Articles & Publications About Arrhythmias (dysrythmia)
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Marina del Rey Hospital provides patients suffering from arrhythmia with a wide variety of treatment approaches, depending on the type and severity of the condition. The well-trained doctors and specialists can offer individualized treatment regimens for arrhythmia to suite each patient’s needs and promote a rapid and efficient recovery.
Arrhythmia is a condition in which there is a change in the rate or rhythm of the heartbeat. The heart may beat faster than normal (tachycardia), or too slow (bradycardia), or in an irregular manner. A fast heart rate in adults is more than 100 beats a minute, and a slow heart rate is lesser than 60 beats per minute. Atrial fibrillation is the most common type of arrhythmia that causes the heart to beat fast and irregularly. Arrhythmia occurring for a very brief period, for instance, a premature beat or temporary pause will not affect the overall heart rate or rhythm. If arrhythmia continues for a longer period, the heart starts functioning abnormally. Arrhythmia is usually harmless, but may prove to become serious or even fatal in some cases. During arrhythmia, the heart is unable to pump blood effectively to all parts of the body. This results in damage to the brain, lungs, heart, and other organs due to lack of blood flow.
The cardiovascular surgeons at Marina del Rey Hospital may recommend one of the two surgical procedures as treatment for arrhythmia:
The maze procedure is usually recommended for patients who do not respond well to other conservative means of treatment or for those who are undergoing heart surgery for other reasons such as a heart valve repair. During this procedure, the surgeon makes several surgical cuts in the heart tissue of the upper half (atria) of the heart, in order to give rise to a maze-like pattern of scar tissue. The scars may also be created using radiofrequency energy or extreme cold (cryotherapy). As the scar tissue is unable to conduct electricity, it prevents the spread of the disorganized electrical impulses that cause arrhythmia.
Coronary artery bypass grafting is another procedure, which is recommended in conditions where coronary heart disease is the reason for arrhythmia. This surgery improves blood flow to the heart muscles.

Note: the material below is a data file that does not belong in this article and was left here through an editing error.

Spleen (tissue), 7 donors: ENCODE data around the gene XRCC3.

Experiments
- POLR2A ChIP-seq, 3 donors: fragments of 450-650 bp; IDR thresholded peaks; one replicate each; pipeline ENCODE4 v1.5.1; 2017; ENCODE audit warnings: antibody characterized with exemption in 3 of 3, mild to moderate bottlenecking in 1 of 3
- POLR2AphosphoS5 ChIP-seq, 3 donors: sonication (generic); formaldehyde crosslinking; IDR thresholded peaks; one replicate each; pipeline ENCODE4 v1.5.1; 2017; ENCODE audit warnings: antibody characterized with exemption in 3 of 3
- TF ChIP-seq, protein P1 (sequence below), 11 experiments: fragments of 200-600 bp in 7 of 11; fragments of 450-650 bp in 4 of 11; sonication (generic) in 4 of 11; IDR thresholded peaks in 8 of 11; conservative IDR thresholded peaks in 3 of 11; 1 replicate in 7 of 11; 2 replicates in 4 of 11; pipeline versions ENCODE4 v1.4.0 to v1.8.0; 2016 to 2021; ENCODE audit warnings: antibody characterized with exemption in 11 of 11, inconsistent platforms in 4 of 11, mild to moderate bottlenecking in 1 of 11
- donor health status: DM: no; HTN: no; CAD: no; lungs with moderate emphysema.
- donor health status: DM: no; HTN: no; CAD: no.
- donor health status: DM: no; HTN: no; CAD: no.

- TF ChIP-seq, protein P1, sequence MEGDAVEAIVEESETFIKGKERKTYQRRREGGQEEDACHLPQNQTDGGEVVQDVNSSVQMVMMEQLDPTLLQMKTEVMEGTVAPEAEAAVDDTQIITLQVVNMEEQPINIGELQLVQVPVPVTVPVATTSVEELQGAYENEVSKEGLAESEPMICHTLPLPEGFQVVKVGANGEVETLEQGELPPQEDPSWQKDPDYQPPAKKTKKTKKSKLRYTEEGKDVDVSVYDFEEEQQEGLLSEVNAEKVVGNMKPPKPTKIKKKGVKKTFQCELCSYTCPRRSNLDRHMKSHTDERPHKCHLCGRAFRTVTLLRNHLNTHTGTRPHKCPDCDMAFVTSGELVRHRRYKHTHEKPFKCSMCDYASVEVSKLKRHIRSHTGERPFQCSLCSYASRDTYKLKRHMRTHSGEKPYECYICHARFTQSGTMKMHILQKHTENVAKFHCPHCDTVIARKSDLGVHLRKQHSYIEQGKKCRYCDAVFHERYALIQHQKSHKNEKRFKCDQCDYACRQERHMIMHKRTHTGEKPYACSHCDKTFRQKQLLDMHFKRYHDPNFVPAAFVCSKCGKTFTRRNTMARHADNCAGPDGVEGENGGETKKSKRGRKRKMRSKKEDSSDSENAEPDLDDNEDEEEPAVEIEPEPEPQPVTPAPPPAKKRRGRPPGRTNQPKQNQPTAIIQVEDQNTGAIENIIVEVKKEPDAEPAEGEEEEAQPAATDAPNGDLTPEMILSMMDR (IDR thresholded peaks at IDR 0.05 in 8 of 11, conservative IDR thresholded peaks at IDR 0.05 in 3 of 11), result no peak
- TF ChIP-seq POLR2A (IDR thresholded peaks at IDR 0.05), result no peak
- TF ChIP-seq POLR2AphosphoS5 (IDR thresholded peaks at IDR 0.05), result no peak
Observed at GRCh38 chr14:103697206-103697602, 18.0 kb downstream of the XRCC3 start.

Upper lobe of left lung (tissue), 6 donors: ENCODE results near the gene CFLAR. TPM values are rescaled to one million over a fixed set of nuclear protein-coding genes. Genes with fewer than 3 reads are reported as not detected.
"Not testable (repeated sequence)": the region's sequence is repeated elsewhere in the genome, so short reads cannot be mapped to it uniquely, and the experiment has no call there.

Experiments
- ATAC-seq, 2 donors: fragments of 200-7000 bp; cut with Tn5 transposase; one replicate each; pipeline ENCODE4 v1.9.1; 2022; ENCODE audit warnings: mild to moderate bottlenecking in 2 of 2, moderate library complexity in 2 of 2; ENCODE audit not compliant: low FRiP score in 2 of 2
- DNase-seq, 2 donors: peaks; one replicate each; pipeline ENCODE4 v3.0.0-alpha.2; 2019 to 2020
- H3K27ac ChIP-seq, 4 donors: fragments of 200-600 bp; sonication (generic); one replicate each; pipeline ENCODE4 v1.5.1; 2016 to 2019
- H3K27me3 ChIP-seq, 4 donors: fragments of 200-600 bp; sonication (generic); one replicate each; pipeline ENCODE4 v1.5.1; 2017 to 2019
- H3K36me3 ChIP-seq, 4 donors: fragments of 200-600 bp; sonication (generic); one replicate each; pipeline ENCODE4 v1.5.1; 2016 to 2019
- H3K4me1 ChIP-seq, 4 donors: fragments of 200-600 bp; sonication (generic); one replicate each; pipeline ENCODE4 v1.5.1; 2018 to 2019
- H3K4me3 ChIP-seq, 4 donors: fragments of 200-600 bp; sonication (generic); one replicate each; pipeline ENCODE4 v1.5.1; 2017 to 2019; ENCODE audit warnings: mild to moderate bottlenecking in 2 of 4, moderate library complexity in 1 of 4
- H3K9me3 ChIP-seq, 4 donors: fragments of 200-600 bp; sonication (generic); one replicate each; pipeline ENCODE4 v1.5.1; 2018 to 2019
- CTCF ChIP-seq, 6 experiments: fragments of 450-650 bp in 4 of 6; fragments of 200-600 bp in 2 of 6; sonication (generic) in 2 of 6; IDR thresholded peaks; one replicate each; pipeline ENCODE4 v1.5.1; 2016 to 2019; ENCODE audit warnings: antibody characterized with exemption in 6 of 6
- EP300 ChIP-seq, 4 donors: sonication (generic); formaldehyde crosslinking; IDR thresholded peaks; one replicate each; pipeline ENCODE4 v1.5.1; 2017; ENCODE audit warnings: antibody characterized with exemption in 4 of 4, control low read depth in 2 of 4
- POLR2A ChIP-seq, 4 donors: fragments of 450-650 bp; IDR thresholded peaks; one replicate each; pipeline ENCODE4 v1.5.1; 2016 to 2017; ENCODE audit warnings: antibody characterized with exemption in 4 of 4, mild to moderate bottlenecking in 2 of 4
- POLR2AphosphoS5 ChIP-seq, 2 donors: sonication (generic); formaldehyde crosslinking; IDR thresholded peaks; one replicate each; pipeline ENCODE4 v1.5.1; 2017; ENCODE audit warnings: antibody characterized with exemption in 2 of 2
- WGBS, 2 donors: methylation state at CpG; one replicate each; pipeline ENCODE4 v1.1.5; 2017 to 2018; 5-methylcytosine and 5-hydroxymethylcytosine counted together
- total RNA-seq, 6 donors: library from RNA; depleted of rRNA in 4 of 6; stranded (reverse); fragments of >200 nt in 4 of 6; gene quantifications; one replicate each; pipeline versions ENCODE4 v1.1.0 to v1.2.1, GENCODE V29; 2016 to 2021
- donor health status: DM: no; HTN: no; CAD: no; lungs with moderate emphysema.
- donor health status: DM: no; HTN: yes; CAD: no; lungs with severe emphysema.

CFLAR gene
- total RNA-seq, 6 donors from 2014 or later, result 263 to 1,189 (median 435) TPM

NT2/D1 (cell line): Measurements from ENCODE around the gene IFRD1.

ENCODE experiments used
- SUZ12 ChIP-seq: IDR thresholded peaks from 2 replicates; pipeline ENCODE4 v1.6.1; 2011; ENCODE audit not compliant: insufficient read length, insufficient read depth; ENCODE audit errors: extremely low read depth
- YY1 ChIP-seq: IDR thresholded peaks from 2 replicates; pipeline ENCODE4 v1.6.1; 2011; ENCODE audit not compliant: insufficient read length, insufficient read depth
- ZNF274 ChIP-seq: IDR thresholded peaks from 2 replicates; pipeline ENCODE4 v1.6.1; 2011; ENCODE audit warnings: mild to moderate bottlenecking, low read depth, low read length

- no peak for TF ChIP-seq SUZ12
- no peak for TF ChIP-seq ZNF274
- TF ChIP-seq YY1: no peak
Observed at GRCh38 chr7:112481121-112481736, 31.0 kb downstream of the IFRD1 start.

If your arrhythmia turns serious, restoration of normal heart rhythm is attempted through treatments such as intravenous or oral medications, implantation of a short-term cardiac pacemaker, and electrical shock therapy (defibrillation or cardioversion).
These minimally invasive treatment methods are offered before surgical therapy is considered. Surgery is usually recommended when the patient does not respond to these conservative treatment methods.
Most arrhythmias may not have any signs or symptoms. The most common symptoms, when present include:
The other symptoms that may be more serious include:
Our cardiologists diagnose arrhythmias by taking a complete medical and family history, performing a thorough physical examination, and by evaluating the results of certain tests. During a physical examination, the physician listens to the rate and rhythm of your heartbeat, distinguishes heart murmur (the unusual sound between heartbeats), checks the pulse rate, and screens for the signs such as swelling in the legs or feet or other signs of thyroid disease. There are several tests that help the physician diagnose the type of arrhythmia. These include:
Blood tests are done to check the levels of substances such as potassium and thyroid hormone in the blood as abnormal levels increase the chances of arrhythmia.